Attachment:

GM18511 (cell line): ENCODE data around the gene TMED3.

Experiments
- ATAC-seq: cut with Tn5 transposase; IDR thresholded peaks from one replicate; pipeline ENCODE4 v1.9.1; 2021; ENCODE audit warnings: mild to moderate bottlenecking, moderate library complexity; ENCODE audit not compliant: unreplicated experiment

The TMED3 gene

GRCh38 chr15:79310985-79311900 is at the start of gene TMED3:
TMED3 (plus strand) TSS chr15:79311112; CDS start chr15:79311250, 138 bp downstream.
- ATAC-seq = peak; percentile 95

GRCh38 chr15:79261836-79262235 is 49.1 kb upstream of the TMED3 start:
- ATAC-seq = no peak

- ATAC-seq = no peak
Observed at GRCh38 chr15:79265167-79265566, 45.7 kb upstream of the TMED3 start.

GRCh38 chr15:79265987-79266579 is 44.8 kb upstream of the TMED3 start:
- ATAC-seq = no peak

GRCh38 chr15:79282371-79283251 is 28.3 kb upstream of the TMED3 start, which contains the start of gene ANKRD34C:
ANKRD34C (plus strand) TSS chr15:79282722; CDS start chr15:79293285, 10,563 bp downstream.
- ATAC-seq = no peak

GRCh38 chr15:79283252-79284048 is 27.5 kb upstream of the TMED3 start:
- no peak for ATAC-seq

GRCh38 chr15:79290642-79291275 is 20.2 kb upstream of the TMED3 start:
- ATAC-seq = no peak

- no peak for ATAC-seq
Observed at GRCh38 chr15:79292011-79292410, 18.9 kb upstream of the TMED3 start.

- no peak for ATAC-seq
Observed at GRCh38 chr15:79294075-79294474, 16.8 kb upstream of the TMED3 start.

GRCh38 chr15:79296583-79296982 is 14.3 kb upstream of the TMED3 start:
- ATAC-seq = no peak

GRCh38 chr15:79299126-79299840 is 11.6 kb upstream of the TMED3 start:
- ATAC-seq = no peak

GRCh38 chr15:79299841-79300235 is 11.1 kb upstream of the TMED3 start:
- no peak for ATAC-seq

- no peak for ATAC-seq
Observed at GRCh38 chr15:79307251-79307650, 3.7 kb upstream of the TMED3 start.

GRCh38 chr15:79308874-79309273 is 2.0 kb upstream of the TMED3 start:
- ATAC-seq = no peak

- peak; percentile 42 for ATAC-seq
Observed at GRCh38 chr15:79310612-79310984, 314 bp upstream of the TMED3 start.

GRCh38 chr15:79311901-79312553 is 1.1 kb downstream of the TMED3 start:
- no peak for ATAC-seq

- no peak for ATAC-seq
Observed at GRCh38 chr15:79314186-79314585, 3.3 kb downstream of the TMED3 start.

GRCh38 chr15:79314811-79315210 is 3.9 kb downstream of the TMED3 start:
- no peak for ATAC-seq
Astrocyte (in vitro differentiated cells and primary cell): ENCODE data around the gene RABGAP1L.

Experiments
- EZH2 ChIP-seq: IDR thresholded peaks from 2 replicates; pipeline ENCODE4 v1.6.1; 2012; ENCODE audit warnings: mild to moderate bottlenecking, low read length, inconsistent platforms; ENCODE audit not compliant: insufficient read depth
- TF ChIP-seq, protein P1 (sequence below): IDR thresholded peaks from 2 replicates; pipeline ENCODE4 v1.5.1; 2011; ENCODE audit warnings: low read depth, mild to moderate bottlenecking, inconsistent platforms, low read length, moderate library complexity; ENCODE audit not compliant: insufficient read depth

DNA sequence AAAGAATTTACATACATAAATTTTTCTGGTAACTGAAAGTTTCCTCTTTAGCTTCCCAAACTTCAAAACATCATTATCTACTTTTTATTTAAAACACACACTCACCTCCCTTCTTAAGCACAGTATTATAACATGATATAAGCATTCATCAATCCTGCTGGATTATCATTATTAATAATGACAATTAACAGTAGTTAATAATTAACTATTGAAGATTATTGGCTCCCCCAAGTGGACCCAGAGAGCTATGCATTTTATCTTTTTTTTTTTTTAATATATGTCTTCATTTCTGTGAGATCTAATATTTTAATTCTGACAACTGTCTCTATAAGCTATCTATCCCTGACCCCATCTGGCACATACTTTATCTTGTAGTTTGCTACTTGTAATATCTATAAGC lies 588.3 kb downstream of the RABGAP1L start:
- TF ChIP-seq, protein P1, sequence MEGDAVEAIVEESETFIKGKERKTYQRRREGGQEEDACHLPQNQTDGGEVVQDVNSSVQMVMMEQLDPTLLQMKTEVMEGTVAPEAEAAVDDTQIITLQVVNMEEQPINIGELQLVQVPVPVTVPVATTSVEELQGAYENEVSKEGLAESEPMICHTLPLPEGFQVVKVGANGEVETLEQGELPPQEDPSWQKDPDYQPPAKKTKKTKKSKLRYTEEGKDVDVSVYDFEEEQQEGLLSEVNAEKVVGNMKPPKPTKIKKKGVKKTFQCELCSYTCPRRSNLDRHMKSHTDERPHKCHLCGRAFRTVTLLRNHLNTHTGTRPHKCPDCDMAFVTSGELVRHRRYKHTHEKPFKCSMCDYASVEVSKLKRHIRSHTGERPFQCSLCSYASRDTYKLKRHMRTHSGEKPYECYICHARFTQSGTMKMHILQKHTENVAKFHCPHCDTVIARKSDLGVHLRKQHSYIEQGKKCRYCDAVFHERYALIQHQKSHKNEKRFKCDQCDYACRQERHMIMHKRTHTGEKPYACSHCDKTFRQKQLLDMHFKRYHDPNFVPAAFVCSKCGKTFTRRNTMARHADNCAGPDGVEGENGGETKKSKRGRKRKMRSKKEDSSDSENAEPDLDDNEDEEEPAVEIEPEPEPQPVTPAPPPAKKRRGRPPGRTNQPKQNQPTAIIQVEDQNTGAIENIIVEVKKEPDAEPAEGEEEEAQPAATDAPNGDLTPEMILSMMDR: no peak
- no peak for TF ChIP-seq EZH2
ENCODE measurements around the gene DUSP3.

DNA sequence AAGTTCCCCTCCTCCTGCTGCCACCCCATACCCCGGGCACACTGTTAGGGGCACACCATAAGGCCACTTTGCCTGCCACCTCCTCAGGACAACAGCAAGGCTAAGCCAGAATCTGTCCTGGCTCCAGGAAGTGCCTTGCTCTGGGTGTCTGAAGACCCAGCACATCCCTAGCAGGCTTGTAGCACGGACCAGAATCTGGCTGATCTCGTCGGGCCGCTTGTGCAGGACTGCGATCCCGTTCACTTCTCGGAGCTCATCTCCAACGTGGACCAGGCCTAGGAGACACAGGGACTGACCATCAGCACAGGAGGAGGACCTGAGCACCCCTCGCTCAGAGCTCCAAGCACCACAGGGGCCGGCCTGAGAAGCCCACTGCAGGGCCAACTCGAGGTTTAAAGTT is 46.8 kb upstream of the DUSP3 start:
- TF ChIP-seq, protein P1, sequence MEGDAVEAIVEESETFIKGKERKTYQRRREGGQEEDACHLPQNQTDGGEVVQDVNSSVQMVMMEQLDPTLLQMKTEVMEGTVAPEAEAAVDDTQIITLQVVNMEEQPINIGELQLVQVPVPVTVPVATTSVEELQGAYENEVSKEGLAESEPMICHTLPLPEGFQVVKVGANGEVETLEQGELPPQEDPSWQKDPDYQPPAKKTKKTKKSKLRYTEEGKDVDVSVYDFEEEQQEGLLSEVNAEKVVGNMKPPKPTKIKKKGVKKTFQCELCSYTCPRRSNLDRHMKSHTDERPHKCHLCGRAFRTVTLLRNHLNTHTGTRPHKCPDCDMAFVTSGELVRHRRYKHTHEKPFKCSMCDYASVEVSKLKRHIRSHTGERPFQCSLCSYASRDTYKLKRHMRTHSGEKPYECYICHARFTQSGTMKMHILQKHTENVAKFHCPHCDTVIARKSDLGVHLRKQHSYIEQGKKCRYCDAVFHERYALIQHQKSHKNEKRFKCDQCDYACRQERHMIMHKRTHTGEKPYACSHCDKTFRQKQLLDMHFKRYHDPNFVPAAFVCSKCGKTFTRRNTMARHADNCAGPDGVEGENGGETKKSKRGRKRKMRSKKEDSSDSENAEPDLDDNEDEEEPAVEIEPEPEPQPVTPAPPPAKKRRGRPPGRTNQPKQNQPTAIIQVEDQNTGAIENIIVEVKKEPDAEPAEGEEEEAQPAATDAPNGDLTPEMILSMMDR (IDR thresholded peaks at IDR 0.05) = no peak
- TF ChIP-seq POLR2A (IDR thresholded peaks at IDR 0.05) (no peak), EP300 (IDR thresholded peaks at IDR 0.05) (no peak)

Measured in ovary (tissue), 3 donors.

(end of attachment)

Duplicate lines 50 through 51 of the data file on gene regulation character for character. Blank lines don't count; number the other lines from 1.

ENCODE measurements around the gene DUSP3.

DNA sequence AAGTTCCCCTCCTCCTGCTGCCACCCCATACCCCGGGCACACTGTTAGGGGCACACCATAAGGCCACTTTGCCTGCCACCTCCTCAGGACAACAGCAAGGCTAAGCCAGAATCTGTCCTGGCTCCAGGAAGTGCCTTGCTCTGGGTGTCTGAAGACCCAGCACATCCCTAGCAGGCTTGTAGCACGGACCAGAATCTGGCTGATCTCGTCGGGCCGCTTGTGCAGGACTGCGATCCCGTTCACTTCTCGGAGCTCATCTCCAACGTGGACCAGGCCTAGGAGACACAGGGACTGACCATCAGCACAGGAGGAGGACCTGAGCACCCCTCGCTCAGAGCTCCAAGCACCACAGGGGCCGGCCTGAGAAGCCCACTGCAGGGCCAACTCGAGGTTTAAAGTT is 46.8 kb upstream of the DUSP3 start: